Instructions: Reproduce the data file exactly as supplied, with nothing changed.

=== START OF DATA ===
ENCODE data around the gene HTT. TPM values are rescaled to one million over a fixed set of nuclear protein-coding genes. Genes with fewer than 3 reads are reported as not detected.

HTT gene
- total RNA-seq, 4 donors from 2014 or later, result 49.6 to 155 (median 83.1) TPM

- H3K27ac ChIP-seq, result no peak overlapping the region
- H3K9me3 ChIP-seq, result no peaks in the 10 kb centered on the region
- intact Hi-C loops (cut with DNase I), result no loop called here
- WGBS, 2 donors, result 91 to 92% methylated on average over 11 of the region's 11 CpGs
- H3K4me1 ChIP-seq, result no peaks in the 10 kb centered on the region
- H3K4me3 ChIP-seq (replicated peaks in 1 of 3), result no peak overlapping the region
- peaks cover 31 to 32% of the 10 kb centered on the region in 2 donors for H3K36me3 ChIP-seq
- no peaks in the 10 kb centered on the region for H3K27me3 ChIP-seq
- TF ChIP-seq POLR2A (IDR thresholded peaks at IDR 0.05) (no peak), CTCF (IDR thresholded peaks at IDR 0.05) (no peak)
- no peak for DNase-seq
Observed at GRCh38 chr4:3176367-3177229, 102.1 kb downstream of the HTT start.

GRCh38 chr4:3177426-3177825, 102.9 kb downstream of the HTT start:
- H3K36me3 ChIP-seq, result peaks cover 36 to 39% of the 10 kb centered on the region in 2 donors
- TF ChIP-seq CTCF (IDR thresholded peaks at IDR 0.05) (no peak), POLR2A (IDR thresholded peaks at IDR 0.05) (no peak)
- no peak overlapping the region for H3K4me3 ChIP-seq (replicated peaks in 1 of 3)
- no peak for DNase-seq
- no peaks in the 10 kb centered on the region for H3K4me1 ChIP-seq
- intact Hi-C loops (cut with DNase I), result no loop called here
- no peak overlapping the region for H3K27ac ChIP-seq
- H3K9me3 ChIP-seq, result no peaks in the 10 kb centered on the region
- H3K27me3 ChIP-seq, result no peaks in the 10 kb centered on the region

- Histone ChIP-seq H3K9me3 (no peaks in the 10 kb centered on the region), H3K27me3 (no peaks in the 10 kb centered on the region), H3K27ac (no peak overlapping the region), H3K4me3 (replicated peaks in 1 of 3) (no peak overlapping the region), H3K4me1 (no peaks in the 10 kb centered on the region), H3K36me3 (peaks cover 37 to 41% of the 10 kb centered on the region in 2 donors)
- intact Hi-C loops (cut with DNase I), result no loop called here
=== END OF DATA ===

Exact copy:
ENCODE data around the gene HTT. TPM values are rescaled to one million over a fixed set of nuclear protein-coding genes. Genes with fewer than 3 reads are reported as not detected.

HTT gene
- total RNA-seq, 4 donors from 2014 or later, result 49.6 to 155 (median 83.1) TPM

- H3K27ac ChIP-seq, result no peak overlapping the region
- H3K9me3 ChIP-seq, result no peaks in the 10 kb centered on the region
- intact Hi-C loops (cut with DNase I), result no loop called here
- WGBS, 2 donors, result 91 to 92% methylated on average over 11 of the region's 11 CpGs
- H3K4me1 ChIP-seq, result no peaks in the 10 kb centered on the region
- H3K4me3 ChIP-seq (replicated peaks in 1 of 3), result no peak overlapping the region
- peaks cover 31 to 32% of the 10 kb centered on the region in 2 donors for H3K36me3 ChIP-seq
- no peaks in the 10 kb centered on the region for H3K27me3 ChIP-seq
- TF ChIP-seq POLR2A (IDR thresholded peaks at IDR 0.05) (no peak), CTCF (IDR thresholded peaks at IDR 0.05) (no peak)
- no peak for DNase-seq
Observed at GRCh38 chr4:3176367-3177229, 102.1 kb downstream of the HTT start.

GRCh38 chr4:3177426-3177825, 102.9 kb downstream of the HTT start:
- H3K36me3 ChIP-seq, result peaks cover 36 to 39% of the 10 kb centered on the region in 2 donors
- TF ChIP-seq CTCF (IDR thresholded peaks at IDR 0.05) (no peak), POLR2A (IDR thresholded peaks at IDR 0.05) (no peak)
- no peak overlapping the region for H3K4me3 ChIP-seq (replicated peaks in 1 of 3)
- no peak for DNase-seq
- no peaks in the 10 kb centered on the region for H3K4me1 ChIP-seq
- intact Hi-C loops (cut with DNase I), result no loop called here
- no peak overlapping the region for H3K27ac ChIP-seq
- H3K9me3 ChIP-seq, result no peaks in the 10 kb centered on the region
- H3K27me3 ChIP-seq, result no peaks in the 10 kb centered on the region

- Histone ChIP-seq H3K9me3 (no peaks in the 10 kb centered on the region), H3K27me3 (no peaks in the 10 kb centered on the region), H3K27ac (no peak overlapping the region), H3K4me3 (replicated peaks in 1 of 3) (no peak overlapping the region), H3K4me1 (no peaks in the 10 kb centered on the region), H3K36me3 (peaks cover 37 to 41% of the 10 kb centered on the region in 2 donors)
- intact Hi-C loops (cut with DNase I), result no loop called here